Miners are one of the biggest private employers in the territory, but existing projects are close to the end of their lives and exploration interest has declined
Residents of the resource-rich Northwest Territories began consulting on a new Mineral Resource Act on Monday, a made-in-the-North piece of legislation aimed at making the territory more attractive for mining investment.
As one of the largest private employers in the territory, mining is an important part of the economy and makes up one quarter of the region’s GDP. But existing projects are moving closer to the end of their lives and interest from exploration companies dropped, and then stagnated, years ago.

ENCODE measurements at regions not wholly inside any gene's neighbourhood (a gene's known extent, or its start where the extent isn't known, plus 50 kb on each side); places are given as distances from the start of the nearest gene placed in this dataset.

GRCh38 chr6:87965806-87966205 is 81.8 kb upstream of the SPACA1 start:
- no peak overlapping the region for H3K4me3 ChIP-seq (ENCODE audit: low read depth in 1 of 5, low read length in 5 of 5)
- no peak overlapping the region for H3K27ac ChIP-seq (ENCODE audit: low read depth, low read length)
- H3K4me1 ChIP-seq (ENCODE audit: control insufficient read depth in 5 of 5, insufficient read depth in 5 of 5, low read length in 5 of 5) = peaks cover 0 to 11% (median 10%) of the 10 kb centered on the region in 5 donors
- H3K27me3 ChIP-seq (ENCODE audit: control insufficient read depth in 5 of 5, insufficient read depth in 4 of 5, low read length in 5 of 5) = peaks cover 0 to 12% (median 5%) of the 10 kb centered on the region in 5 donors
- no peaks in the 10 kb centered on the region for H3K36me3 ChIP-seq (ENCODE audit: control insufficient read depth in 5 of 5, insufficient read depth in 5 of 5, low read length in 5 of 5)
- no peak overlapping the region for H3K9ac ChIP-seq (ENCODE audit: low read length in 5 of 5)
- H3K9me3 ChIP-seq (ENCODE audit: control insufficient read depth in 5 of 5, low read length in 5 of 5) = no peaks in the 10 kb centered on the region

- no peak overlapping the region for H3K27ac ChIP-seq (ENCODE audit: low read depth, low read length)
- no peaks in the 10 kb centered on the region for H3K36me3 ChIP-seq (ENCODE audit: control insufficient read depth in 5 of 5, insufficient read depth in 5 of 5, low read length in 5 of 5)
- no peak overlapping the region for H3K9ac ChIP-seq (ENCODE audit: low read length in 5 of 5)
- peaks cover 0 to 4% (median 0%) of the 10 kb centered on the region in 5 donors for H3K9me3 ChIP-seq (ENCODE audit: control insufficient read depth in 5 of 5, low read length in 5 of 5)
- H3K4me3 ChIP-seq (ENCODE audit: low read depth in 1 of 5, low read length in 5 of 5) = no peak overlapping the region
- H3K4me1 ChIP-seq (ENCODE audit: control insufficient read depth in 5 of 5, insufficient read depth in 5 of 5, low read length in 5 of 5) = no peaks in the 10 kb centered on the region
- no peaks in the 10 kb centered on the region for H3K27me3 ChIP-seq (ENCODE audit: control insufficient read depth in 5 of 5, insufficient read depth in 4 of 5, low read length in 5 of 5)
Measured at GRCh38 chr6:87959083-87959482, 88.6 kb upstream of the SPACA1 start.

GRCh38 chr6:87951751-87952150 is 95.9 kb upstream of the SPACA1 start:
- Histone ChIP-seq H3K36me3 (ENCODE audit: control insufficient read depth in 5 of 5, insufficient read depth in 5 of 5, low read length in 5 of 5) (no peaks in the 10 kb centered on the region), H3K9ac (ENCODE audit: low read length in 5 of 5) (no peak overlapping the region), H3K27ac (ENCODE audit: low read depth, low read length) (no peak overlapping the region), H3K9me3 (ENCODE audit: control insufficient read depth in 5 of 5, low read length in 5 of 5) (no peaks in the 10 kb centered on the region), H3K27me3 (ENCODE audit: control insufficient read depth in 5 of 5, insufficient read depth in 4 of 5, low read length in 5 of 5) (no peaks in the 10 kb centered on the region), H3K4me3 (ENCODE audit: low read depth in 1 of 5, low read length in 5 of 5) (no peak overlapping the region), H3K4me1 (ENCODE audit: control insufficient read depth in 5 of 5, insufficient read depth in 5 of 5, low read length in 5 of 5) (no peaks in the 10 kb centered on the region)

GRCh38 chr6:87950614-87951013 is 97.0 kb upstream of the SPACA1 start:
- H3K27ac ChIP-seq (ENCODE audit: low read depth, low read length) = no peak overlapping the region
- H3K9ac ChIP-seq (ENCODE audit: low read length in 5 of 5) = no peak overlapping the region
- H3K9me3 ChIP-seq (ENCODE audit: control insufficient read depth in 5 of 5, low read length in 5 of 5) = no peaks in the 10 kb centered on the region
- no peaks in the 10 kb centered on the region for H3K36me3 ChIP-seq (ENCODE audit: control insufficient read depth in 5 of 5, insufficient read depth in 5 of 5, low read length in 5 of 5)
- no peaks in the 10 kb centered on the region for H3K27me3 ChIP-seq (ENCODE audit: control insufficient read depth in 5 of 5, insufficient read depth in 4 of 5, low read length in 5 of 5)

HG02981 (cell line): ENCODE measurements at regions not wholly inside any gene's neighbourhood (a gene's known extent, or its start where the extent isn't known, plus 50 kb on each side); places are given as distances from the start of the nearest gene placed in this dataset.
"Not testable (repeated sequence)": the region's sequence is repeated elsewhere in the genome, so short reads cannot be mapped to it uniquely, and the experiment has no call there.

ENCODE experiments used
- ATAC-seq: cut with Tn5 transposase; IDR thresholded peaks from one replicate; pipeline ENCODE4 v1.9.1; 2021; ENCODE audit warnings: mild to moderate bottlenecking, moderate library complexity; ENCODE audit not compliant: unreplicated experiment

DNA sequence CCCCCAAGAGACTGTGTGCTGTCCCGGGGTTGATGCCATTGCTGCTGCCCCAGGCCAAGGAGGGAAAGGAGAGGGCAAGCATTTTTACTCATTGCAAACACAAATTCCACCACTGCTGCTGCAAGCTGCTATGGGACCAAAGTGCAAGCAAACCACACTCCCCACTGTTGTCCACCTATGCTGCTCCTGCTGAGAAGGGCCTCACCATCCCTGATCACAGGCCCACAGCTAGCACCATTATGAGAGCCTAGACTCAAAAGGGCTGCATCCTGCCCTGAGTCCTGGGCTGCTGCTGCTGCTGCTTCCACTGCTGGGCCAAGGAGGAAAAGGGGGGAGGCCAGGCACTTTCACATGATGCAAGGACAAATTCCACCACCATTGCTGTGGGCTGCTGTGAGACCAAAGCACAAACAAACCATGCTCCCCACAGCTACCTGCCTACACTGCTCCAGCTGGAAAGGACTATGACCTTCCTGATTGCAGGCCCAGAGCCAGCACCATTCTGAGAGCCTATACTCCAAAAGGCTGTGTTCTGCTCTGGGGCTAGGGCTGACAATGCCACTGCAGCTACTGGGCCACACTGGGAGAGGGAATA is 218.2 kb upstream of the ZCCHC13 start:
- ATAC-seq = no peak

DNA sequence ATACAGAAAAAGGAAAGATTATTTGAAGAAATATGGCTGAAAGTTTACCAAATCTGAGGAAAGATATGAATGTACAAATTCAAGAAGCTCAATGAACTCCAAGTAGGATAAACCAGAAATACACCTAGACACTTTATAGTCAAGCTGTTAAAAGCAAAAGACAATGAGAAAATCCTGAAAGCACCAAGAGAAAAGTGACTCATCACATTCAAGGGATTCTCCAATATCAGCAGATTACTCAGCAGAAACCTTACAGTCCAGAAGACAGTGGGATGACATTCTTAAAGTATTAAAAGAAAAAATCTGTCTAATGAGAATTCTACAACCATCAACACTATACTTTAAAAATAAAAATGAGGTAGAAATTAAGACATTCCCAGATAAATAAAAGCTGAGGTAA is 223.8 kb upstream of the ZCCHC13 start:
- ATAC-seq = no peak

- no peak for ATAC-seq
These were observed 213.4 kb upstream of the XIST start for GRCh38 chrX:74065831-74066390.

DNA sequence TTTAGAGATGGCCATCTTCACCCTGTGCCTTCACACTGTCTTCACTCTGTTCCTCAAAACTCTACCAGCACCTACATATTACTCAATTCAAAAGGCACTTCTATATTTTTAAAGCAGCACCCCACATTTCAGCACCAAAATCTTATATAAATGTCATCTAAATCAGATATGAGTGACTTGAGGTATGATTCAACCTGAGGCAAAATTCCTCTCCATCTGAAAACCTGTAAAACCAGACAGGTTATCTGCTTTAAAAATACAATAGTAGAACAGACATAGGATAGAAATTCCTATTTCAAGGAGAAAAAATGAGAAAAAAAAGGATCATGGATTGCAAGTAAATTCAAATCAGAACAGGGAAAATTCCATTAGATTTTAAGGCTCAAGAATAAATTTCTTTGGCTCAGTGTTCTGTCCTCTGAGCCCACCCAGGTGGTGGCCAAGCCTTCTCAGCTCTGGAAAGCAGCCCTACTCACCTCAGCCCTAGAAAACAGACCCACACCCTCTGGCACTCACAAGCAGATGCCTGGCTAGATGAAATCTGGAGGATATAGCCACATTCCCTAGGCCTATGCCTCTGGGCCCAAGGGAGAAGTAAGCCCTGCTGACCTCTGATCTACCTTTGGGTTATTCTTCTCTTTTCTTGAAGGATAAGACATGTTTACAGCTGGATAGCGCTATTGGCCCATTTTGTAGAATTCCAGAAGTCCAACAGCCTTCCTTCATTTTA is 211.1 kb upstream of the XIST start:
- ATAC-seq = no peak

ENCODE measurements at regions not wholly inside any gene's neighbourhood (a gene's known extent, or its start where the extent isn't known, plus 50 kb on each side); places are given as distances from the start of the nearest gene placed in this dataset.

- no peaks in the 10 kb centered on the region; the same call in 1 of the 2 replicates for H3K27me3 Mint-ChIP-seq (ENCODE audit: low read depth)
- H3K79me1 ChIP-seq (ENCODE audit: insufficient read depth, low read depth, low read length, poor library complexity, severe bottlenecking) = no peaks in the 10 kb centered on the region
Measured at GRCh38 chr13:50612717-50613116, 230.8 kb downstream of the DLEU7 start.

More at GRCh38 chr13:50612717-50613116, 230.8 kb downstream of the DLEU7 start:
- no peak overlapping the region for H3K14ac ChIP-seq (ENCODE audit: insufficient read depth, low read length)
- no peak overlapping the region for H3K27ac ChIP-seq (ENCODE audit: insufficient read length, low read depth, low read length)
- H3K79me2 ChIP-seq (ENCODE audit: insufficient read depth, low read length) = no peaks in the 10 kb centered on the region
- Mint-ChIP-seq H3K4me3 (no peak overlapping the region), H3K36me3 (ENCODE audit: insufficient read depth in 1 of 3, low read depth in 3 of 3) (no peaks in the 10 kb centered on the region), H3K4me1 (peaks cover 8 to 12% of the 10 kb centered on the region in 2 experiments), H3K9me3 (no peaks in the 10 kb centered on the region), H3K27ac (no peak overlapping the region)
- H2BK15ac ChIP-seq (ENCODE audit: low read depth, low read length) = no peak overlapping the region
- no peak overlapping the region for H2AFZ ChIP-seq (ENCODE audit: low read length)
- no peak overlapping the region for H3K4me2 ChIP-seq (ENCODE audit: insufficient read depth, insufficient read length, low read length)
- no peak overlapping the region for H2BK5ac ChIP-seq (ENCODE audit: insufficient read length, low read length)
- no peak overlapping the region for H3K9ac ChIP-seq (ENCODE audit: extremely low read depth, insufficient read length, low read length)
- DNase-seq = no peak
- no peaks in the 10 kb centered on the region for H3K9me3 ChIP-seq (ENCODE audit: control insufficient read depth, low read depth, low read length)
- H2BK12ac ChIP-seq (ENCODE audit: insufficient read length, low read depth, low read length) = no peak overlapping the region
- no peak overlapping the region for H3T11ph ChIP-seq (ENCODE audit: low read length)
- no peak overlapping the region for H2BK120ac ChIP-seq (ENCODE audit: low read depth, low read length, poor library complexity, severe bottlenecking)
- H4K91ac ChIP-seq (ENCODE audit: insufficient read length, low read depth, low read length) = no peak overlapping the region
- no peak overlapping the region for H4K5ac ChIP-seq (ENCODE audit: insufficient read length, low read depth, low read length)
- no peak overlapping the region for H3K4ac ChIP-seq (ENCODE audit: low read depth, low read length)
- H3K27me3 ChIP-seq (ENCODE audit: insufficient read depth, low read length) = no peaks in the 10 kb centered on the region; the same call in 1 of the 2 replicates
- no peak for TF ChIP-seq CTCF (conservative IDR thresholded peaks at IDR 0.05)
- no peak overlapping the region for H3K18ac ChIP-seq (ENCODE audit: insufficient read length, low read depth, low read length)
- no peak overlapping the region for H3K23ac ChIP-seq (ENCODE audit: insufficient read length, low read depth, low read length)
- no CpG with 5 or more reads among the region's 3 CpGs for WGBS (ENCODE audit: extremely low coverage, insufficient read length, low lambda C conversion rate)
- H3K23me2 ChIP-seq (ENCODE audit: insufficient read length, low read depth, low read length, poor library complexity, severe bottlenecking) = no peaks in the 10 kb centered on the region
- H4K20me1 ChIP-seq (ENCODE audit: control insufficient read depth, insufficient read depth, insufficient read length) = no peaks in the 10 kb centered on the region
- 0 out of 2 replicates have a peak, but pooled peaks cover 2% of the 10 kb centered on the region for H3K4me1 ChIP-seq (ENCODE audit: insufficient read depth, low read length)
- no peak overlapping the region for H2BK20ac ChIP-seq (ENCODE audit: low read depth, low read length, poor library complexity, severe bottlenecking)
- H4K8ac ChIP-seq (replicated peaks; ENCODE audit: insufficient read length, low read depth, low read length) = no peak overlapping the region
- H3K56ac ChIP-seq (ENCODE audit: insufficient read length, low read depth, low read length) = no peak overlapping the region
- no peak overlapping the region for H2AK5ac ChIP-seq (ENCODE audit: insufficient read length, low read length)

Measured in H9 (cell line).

Part of the reason is that mining laws and unsettled land claims have created uncertainty for investors. The government hopes to “redefine” its relationship with the industry through a modern piece of legislation that clearly explains how mining is supposed to be done in the territory. Residents now have the opportunity to help shape that legislation, which could affect their economy and environment for generations to come.
“It’s time we leave behind the one-size-fits-all framework that we inherited from the [federal government] and build a better future… with people who understand the circumstances of where we live,” Nick Leeson, Manager of Legislative and Legal Affairs for the Government of the Northwest Territories, said.
This is the first time the Northwest Territories has attempted to write it’s own mining legislation — the federal government controlled public lands in the territory until 2014 — and it’s taking the opportunity to reconsider everything from how mines are taxed to how the land is rehabilitated.